Readings Schedule for Winter 2016
From the course outline:
- Course Materials
What the reading pace has been this semester:
- The course textbook is: The Anatomy of Programming Languages by
Alice E. Fischer and Frances S. Grodzinsky. It can be found online
Other useful information will be made available online thru the course
announcements web page. Material that we have access to through the
university's digital library subscriptions may require using
the library's proxy server as publishers frequently use IP addresses to
determine access rights.
- Course web page: The course web page can be found at:
On it are links to this course
outline and a frequently updated page of announcements relating to the course.
Marking is done on the assumption that people check
the announcements page of the course web page on a regular basis
(in particular, the day before anything is due).
So 1 - 11 and 13 will be the scope
of the final exam. There is more good stuff in the book that I encourage
you to read, but it looks like most of it relies on you first having
covered the material we are covering this semester; so this is what
we are doing with the time alotted for us to study programming languages
together. As the midterm should have indicated, there is lots of potential
questions related to using the languages we have practiced this semester
material in light of these languages (of which only Prolog gets much discussion
in the textbook, and not nearly as much as it deserves). As the textbook
author indicates in the preface to the book, quote:
- [W1] Tuesday 5 Jan 2016: Chapter 1 (announcements page 5 Jan) -- up to and including 1.3.6; highlights: Addresses the fundamental nature of language vis a vis the differences and similarities between programming languages and natural
- [W2] Tuesday 12 Jan 2016: Chapter 2 (announcements page 7 Jan) highlights: introduces the main themes of representation and abstraction that are frequently revisited throughout the text; also discusses how languages are designed and classified
- [W3] Tuesday 19 Jan 2016: Chapter 3 (announcements page 14 Jan) highlights: lays the groundwork for the discussion of syntax in Chapter 4
- [W4] Tuesday 26 Jan 2016: Chapter 4 (log file, 19 Jan) -- 12 Jan 2016 log mentions 4.4.1 skippable ; highlights: grammars, lambda calculus and The Abstract Machine
- [W5] Tuesday 2 Feb 2016: Chapter 13 (log file, 28 Jan 2016) highlights: automatic theorem proving and Prolog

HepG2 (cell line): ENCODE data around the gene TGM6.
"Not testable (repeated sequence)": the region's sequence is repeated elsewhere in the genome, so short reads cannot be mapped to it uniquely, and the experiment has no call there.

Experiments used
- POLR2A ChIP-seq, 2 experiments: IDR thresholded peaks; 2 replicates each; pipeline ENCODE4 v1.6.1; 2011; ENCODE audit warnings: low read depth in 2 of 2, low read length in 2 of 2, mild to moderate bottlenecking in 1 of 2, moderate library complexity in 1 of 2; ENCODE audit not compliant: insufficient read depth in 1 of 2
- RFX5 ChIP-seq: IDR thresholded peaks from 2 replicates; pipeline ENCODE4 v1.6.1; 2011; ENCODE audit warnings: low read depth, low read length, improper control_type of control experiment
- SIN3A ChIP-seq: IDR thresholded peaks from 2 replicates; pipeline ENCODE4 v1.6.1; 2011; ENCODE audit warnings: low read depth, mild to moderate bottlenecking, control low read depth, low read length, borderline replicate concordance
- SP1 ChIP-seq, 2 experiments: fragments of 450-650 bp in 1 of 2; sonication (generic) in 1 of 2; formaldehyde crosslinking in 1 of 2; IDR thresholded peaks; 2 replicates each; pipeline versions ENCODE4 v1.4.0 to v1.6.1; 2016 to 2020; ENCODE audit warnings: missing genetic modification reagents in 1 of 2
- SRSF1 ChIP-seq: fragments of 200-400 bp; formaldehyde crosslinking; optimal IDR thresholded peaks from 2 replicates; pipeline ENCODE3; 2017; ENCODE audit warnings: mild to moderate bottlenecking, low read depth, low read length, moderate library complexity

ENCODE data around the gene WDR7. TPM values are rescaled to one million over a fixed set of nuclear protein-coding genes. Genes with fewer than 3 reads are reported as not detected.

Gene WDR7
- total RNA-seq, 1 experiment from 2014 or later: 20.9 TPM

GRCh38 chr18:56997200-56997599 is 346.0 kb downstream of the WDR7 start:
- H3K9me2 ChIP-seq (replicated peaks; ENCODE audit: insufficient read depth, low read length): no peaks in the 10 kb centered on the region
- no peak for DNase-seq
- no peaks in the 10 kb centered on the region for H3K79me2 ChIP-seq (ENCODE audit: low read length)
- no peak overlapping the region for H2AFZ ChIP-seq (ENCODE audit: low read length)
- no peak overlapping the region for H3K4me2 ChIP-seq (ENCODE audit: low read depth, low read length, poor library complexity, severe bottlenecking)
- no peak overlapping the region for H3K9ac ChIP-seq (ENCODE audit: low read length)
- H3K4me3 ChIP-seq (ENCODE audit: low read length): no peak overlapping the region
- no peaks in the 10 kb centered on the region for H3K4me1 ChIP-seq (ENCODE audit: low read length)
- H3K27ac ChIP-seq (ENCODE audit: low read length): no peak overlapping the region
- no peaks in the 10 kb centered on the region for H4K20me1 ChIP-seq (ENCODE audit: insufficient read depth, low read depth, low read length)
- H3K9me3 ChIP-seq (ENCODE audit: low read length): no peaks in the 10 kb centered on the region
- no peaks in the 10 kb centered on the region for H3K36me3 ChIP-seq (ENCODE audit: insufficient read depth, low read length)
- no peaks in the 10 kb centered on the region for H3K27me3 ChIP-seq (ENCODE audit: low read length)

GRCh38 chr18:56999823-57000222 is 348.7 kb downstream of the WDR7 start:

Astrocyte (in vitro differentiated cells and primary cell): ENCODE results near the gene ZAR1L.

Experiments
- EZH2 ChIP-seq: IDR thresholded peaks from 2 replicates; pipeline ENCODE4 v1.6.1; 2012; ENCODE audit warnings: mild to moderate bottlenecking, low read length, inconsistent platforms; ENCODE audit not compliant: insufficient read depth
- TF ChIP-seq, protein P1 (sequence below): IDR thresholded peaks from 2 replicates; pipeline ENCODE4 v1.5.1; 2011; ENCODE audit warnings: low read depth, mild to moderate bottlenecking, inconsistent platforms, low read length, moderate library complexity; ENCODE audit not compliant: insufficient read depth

- [W6] Tuesday 9 Feb 2016: Chapter 5 (announcements page 4 Feb) highlights: type as abstraction, history of type declarations
- 15 Feb 2016 -- 19 Feb 2016: Reading Week
- [W7] Tuesday 23 Feb 2016: Chapter 6 (announcements page 4 Feb) highlights: semantics of pointer assignment, the storage model
- [W8] Tuesday 1 Mar 2016: Chapter 7 (announced here 25 Feb) highlights: allocation and binding, implications for compilers and interpreters.
- [W9] Tuesday 8 Mar 2016: Chapter 8 (announced here 25 Feb) highlights: parsing rules and lazy versus strick evaluation
- [W10] Tuesday 15 Mar 2016: Chapter 9 (announced here 25 Feb) highlights: various ways parameters can be handled, higher-order functions
- [W11] Tuesday 22 Mar 2016: Chapter 10 (announced here 25 Feb) highlights: the iteration element, implicit iteration, and backtracking
- [W12] Tuesday 29 Mar 2016: Chapter 11 (announced here 25 Feb) highlights: continuations and exception processing.
- [W13] Tuesday 5 Apr 2016: --- no new reading for this part of a week
- Wednesday, 6 Apr 2016: Last day of classes for this term
- It is the belief of the authors that the student who has a good grasp of the structure of computer
languages will have the tools to master new languages easily.
- The specific goals of this book are to help students learn:
- To reason clearly about programming languages.
- To develop principles of communication so that we can evaluate the wisdom and utility of the decisions made in the process of language design.
- [pages xiii and xiv of our textbook]